Definition of bean in English:



  • 1An edible seed, typically kidney-shaped, growing in long pods on certain leguminous plants.

    ‘a tin of beans’
    ‘beans on toast’
    [as modifier] ‘a bean casserole’
    • ‘In another experiment, bean plants grown from seed given increasing fractions of heavy water showed stunted growth compared with control plants given normal water.’
    • ‘About half the nation's $629 million dry edible bean crop is grown in those two states and Michigan.’
    • ‘They speak Quechua, the language of the Incas, herd alpaca and llamas and grow potatoes and beans, which they trade with their lowland neighbours for corn.’
    • ‘She returned a few minutes later with some boiled yam, an onion and tomato sauce, fried plantain and a bean casserole.’
    • ‘It differs in several ways from small, red, dry beans now grown, beginning with improved resistance to bean common mosaic viruses.’
    • ‘Despite my best efforts I have failed to consume 20 kg of pasta, 30 jars of peanut butter and 50 tins of beans in the last month.’
    • ‘These inhibitors are small proteins found in many plant seeds such as beans, a food regularly eaten by humans.’
    • ‘Black eyed beans - small white kidney shaped bean with black spot at the sproutingpoint.’
    • ‘Adding educational content to the performance, audience members are presented with some seeds, cottonwool and directions on how to grow the beans.’
    • ‘All of the organic grains - wheat, spelt, dry edible beans - are big on the international market now.’
    • ‘The climate of the country allows beans to grow during most of the year, so they are a natural for inclusion in many dishes.’
    • ‘He said he expects much of his work will involve Great Northern beans, as well as pintos and other types of dry edible beans.’
    • ‘Occupation and instruction, without dullness, can be provided by giving the students a plot of ground for growing things in - not a bed for the bean seed only, but a miniature market garden.’
    • ‘As a youngster growing up in Salford he would eat only beans on toast.’
    • ‘The beans are the seeds of the leguminous soybean plant.’
    • ‘There are also shell beans (lima, navy, kidney, mung, garbanzo and soya) that you can grow just for the bean seeds inside the pod.’
    • ‘Smaller than kidney beans, red beans have a unique oval shape and are typically used in chili products and mixes.’
    • ‘We went to Notcutts and bought some compost since my bean seedlings are growing into triffids and need planting out ASAP.’
    • ‘It could be toast or a tin of beans, and we drink tea.’
    • ‘Prior to this face saving embrace of bona fide produce, I considered potatoes and red beans the only edible vegetables.’
    1. 1.1The hard seed of coffee, cocoa, and certain other plants.
      • ‘Some of the world's largest industries are built around beans: coffee and cocoa, for example.’
      • ‘Most of us buy vacuum-sealed packs of roasted beans or ready ground coffee from the supermarkets.’
      • ‘Growers need to plant other crops than just coffee and when they grow coffee, they need to grow higher quality beans.’
      • ‘When I drink the coffee from my café, I think about the Indians in Chiapas, Mexico, who grew the beans.’
      • ‘Meanwhile, 25 million coffee farmers are struggling to survive on the prices they are paid for the beans they grow.’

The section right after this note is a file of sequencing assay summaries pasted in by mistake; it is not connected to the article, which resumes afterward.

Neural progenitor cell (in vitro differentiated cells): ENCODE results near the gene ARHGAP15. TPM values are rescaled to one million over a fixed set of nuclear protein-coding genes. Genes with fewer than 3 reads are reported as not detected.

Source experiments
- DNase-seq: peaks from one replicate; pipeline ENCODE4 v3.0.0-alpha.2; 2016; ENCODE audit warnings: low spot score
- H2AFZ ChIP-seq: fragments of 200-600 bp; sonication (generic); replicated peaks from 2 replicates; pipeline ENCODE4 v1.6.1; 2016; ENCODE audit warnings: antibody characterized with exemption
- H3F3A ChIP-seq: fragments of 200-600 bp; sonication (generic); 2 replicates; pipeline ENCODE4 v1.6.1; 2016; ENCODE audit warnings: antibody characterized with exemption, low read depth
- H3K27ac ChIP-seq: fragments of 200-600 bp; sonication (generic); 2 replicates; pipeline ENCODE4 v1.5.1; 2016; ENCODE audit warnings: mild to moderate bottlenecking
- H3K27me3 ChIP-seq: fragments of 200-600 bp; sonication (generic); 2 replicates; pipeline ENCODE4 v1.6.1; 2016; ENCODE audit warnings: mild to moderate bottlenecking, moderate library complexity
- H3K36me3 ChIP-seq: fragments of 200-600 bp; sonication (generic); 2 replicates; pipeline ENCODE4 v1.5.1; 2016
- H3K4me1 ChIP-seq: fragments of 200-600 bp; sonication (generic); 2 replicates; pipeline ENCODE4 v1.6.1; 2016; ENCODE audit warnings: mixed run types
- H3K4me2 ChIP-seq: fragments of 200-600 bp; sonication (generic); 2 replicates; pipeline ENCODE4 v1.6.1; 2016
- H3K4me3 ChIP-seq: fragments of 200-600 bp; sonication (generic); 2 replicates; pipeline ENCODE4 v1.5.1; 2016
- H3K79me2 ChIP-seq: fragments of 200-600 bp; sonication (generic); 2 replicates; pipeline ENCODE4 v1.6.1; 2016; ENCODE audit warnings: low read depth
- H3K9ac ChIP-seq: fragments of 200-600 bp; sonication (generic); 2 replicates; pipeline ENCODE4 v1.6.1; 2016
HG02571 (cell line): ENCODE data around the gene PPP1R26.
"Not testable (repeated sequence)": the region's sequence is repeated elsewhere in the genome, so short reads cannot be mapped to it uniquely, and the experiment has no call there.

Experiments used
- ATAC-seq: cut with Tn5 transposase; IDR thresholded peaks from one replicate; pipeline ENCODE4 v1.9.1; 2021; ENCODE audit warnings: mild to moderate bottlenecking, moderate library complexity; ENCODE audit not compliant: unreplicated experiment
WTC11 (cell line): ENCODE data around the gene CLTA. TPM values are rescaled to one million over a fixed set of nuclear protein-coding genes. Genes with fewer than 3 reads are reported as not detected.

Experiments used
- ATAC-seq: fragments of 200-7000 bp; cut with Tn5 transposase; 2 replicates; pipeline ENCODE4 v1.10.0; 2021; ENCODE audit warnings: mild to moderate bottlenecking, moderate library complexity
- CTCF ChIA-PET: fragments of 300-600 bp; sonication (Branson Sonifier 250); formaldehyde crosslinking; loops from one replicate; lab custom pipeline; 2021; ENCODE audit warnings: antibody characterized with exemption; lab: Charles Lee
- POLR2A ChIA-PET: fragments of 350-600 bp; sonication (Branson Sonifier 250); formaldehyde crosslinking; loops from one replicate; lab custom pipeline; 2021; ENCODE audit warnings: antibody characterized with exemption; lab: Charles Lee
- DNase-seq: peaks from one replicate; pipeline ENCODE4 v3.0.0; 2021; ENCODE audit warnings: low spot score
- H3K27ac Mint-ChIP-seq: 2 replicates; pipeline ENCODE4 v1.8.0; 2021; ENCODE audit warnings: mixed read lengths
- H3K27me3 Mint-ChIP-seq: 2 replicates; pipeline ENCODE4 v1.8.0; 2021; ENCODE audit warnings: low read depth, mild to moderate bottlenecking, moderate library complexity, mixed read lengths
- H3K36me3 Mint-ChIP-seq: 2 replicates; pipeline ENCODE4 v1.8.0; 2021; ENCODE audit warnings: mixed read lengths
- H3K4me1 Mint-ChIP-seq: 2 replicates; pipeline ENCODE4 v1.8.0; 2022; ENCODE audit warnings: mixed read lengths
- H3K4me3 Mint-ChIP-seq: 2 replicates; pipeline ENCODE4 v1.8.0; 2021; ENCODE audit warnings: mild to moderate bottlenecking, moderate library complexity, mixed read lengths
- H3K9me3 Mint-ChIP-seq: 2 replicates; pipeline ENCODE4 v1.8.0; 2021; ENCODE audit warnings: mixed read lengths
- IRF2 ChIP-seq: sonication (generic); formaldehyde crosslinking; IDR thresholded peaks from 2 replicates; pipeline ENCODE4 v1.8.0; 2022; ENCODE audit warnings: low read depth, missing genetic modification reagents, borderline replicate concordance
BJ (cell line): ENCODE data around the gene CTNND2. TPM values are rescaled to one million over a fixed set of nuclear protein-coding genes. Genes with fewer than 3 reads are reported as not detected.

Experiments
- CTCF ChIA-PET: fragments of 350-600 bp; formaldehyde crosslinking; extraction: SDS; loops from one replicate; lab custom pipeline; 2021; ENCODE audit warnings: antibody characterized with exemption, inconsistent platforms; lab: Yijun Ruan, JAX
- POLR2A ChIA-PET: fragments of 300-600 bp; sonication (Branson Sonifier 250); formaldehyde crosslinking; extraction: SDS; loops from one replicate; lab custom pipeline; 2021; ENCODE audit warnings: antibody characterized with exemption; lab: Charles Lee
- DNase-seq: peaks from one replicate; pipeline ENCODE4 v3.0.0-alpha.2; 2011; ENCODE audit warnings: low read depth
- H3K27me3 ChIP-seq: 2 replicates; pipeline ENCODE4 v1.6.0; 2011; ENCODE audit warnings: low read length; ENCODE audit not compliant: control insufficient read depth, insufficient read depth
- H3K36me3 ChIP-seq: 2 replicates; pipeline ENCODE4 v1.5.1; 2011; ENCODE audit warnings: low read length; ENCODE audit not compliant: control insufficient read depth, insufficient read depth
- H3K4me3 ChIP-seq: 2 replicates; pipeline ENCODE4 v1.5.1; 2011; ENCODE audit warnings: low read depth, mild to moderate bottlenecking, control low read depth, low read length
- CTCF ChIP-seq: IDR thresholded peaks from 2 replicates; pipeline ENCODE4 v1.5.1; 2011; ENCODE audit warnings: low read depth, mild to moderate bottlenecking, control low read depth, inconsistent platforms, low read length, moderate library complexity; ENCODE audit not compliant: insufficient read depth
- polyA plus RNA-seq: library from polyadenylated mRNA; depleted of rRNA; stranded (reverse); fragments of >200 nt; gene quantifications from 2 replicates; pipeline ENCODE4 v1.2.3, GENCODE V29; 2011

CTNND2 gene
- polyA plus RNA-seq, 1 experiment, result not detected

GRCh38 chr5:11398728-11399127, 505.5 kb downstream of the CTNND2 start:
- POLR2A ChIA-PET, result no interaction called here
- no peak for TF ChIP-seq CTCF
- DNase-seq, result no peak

• ‘This bean yields a thick coffee with the fragrance of walnuts.’
      • ‘Cocoa processing (crushing the beans to form cocoa powder and butter) is far more profitable than cocoa growing.’
      • ‘Despite its relatively expensive price, customers keep coming back to replenish their supply of fine blends, ground coffee and beans.’
      • ‘It has been difficult for Zambia and other countries in the region to market coffee to Europe because they used to sell raw beans and not processed coffee.’
      • ‘Made from tiny roasted beans, brewed coffee is a popular delivery medium for one's daily dose of caffeine.’
      • ‘Fortunately, much of the copper is retained when the bean is processed into cocoa or chocolate.’
      • ‘If they say they grind fresh beans for their coffee every morning, a box is checked off on a survey form, and follow up questions are asked in a focus group.’
      • ‘Many coffee farmers sell their beans to domestic traders for between 27 to 31 cents a pound, Robinson says.’
      • ‘For the best cup of coffee, grind the beans right before brewing.’
      • ‘Everyone who talks about coffee focuses on the beans.’
      • ‘The tasters did note that coffee from blade-ground beans had less body than coffee from burr-ground beans.’
      • ‘Cacao beans, like coffee, need to be roasted to bring out their flavor.’
      • ‘As you savour your morning coffee, do you ever think about who grew the beans and how much they were paid?’
      • ‘Cocoa beans contain copper and most of the mineral remains preserved after the beans are processed into cocoa or chocolate.’
      • ‘A recent Oxfam report showed that coffee farmers sell their beans at around 60 per cent of what it costs them to produce.’
  • 2A leguminous plant that bears beans in pods.

    • ‘Unlike my aged grandmothers, Casella is a wizard with beans, which he grows with tender care on an organic plot upstate.’
    • ‘Martin, who grows sweet corn and beans, said that the fuel used in tractors has gone up by 2-3 cents a gallon just in the past month.’
    • ‘Hyacinth bean, a vigorous annual vine, can quickly cover an arbor during one season.’
    • ‘Examples include turf grass seed production, dry edible beans, white wheat, feeder pigs, and cattle for the natural beef market.’
    • ‘Unfortunately, white mold is most common in northern growing areas where short-season beans are grown.’
    • ‘Ricin, one of the deadliest naturally occurring poisons, is derived from castor plant beans, which are grown worldwide to produce castor oil.’
    • ‘The first year I tried growing beans in an open field.’
    • ‘Along Highway E, the beans are growing by leaps, wide leaves turned to the morning.’
    • ‘As the beans grow, they receive two further treatments with herbicides.’
    • ‘The height of the structure will depend on the bean variety you're growing, but allow about 6 feet for the vines.’